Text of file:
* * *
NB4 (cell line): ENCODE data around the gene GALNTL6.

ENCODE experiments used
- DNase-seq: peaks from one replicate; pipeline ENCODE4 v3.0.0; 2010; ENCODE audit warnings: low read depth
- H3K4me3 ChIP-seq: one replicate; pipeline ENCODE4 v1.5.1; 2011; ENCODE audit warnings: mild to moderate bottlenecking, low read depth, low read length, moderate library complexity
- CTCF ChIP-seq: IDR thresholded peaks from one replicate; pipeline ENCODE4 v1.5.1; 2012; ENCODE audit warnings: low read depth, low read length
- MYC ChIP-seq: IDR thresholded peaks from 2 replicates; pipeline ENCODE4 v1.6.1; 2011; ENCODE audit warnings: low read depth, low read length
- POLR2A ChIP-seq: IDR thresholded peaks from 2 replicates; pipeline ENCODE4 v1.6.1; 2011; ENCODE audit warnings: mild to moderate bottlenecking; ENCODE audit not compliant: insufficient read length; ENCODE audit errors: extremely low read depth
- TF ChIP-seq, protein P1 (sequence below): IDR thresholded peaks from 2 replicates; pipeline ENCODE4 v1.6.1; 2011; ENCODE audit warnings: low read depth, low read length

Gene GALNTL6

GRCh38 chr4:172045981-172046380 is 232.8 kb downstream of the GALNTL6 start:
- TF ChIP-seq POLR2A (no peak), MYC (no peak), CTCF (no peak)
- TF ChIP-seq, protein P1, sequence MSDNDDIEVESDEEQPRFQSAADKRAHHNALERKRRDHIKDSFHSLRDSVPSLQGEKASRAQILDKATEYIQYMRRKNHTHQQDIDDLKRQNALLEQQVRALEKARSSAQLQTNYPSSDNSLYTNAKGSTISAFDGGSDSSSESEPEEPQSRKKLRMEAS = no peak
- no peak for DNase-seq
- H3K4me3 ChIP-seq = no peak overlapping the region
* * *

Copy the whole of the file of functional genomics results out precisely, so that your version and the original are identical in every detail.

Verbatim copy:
NB4 (cell line): ENCODE data around the gene GALNTL6.

ENCODE experiments used
- DNase-seq: peaks from one replicate; pipeline ENCODE4 v3.0.0; 2010; ENCODE audit warnings: low read depth
- H3K4me3 ChIP-seq: one replicate; pipeline ENCODE4 v1.5.1; 2011; ENCODE audit warnings: mild to moderate bottlenecking, low read depth, low read length, moderate library complexity
- CTCF ChIP-seq: IDR thresholded peaks from one replicate; pipeline ENCODE4 v1.5.1; 2012; ENCODE audit warnings: low read depth, low read length
- MYC ChIP-seq: IDR thresholded peaks from 2 replicates; pipeline ENCODE4 v1.6.1; 2011; ENCODE audit warnings: low read depth, low read length
- POLR2A ChIP-seq: IDR thresholded peaks from 2 replicates; pipeline ENCODE4 v1.6.1; 2011; ENCODE audit warnings: mild to moderate bottlenecking; ENCODE audit not compliant: insufficient read length; ENCODE audit errors: extremely low read depth
- TF ChIP-seq, protein P1 (sequence below): IDR thresholded peaks from 2 replicates; pipeline ENCODE4 v1.6.1; 2011; ENCODE audit warnings: low read depth, low read length

Gene GALNTL6

GRCh38 chr4:172045981-172046380 is 232.8 kb downstream of the GALNTL6 start:
- TF ChIP-seq POLR2A (no peak), MYC (no peak), CTCF (no peak)
- TF ChIP-seq, protein P1, sequence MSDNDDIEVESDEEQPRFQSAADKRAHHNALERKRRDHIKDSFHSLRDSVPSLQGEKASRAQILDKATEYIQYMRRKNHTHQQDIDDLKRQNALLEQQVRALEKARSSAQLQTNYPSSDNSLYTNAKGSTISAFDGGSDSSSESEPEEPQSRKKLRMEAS = no peak
- no peak for DNase-seq
- H3K4me3 ChIP-seq = no peak overlapping the region